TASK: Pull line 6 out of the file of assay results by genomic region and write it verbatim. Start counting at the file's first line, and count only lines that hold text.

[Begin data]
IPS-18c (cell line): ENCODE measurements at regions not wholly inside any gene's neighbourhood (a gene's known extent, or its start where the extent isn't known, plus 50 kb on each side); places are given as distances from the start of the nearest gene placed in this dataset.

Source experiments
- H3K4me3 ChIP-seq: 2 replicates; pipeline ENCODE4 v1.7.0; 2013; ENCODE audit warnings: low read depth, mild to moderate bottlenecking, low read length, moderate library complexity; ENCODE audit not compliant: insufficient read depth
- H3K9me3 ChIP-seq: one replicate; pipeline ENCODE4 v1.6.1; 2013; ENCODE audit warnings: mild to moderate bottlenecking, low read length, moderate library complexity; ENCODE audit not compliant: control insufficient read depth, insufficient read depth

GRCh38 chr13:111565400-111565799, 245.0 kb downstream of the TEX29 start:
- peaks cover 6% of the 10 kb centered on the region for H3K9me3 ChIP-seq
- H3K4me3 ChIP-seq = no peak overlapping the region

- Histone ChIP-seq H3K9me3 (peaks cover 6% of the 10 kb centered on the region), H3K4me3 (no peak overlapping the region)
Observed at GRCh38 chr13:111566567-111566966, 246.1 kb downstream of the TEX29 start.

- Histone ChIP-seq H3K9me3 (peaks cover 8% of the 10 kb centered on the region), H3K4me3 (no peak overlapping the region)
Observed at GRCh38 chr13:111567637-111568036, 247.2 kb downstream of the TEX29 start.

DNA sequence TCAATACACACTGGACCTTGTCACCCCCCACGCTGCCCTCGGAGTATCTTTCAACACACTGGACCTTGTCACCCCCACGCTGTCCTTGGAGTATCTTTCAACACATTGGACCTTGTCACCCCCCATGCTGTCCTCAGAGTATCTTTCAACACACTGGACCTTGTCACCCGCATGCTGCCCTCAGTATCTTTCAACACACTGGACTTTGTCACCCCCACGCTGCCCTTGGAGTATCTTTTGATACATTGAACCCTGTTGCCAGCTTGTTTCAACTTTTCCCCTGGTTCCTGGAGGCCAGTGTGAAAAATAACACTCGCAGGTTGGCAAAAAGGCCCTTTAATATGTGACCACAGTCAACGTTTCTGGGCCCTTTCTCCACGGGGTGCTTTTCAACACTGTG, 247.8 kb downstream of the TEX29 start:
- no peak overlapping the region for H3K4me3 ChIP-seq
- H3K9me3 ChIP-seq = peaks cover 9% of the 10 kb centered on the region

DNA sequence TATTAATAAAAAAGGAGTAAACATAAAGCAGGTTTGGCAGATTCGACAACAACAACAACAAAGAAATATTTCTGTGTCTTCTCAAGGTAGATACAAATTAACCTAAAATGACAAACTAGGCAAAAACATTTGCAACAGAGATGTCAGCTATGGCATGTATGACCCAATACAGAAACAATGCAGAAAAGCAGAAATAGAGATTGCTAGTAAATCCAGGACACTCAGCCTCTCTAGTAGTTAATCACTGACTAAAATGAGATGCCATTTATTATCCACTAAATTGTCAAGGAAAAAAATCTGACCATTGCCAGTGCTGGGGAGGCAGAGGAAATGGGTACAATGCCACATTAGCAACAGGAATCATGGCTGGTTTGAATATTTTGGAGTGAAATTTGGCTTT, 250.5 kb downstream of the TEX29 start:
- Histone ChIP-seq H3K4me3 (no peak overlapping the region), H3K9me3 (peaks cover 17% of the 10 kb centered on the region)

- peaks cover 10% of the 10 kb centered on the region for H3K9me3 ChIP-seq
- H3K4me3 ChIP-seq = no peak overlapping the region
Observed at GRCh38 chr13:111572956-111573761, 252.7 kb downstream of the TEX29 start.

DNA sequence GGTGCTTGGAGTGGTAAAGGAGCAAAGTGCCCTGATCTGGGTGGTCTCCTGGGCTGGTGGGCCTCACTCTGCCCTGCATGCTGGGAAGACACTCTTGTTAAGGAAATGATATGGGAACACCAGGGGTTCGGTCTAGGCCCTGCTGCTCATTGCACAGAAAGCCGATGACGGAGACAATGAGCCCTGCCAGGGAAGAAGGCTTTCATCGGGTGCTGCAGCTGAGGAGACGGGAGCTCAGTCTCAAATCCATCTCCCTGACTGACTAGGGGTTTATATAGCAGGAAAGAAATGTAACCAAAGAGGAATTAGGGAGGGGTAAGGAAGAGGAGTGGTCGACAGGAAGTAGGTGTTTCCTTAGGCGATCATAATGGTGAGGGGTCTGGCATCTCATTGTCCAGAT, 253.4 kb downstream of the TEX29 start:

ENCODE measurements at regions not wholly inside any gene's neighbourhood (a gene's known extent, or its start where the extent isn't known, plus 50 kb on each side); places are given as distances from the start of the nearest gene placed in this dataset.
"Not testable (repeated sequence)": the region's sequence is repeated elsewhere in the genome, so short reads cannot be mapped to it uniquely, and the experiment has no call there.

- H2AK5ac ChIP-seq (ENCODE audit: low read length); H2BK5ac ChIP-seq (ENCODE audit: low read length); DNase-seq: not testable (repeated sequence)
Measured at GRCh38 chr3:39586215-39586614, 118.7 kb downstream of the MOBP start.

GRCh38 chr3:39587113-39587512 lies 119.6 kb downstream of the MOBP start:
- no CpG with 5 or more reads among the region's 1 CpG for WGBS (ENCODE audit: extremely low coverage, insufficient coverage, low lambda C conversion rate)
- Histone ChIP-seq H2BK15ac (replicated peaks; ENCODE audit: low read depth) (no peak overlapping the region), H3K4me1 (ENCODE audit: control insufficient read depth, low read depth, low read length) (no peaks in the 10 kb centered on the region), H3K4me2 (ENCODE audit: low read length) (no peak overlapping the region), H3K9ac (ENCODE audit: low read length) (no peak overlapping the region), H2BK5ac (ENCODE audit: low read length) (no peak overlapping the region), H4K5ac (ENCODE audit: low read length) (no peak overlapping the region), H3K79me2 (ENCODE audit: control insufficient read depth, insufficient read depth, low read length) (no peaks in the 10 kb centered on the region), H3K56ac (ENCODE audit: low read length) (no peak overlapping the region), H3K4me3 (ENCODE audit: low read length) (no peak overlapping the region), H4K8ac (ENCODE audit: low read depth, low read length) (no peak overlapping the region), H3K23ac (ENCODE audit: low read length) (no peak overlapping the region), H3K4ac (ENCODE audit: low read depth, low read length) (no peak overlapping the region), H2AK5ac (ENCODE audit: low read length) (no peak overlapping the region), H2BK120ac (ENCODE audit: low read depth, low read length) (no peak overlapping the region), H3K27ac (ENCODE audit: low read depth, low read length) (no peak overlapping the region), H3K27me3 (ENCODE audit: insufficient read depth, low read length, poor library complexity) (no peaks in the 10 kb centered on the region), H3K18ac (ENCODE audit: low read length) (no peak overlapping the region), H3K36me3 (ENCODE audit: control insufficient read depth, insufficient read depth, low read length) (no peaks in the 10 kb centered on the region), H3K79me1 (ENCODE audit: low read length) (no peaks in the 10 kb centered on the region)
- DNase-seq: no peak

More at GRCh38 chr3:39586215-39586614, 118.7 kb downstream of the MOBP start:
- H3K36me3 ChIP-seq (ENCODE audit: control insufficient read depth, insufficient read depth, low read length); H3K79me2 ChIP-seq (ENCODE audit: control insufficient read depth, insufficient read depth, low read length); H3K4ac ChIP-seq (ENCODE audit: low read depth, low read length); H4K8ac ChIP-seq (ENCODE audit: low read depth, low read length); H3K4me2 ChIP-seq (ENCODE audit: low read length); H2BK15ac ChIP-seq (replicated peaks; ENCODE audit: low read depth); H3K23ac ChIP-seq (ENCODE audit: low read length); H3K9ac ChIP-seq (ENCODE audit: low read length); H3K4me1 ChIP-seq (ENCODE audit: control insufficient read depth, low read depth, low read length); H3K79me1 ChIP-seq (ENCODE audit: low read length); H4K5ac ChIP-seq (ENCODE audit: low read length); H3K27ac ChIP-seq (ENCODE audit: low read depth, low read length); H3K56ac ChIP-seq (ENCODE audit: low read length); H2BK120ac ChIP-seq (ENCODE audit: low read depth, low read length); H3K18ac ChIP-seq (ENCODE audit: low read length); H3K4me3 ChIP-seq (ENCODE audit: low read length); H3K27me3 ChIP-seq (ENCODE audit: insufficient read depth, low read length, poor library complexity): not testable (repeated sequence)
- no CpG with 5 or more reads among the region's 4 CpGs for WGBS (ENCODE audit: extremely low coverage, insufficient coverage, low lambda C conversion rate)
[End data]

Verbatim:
- peaks cover 6% of the 10 kb centered on the region for H3K9me3 ChIP-seq